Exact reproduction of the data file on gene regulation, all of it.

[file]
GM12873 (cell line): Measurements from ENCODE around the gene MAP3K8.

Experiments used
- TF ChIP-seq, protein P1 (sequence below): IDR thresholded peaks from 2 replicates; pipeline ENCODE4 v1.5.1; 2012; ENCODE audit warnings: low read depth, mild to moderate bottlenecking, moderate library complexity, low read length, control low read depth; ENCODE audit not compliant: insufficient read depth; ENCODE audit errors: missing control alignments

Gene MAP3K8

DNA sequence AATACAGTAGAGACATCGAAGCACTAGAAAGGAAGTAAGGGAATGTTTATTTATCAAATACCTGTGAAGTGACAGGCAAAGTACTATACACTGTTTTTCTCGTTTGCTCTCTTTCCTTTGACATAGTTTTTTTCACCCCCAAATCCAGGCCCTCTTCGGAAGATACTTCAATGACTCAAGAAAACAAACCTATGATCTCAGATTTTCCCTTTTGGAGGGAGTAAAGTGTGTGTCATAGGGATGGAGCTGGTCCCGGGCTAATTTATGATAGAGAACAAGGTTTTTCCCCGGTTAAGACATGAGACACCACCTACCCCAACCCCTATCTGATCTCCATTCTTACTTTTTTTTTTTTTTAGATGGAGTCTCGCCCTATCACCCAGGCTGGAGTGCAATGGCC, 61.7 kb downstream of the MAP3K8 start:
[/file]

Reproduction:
GM12873 (cell line): Measurements from ENCODE around the gene MAP3K8.

Experiments used
- TF ChIP-seq, protein P1 (sequence below): IDR thresholded peaks from 2 replicates; pipeline ENCODE4 v1.5.1; 2012; ENCODE audit warnings: low read depth, mild to moderate bottlenecking, moderate library complexity, low read length, control low read depth; ENCODE audit not compliant: insufficient read depth; ENCODE audit errors: missing control alignments

Gene MAP3K8

DNA sequence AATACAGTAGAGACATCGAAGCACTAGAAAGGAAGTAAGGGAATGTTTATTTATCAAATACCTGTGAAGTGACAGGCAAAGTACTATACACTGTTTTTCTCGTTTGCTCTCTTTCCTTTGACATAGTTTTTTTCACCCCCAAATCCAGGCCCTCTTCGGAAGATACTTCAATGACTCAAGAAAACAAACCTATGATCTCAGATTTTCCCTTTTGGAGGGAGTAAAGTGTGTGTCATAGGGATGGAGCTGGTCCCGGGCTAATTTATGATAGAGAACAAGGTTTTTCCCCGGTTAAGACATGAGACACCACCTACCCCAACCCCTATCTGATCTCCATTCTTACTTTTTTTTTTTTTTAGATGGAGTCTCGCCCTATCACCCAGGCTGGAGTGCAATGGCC, 61.7 kb downstream of the MAP3K8 start: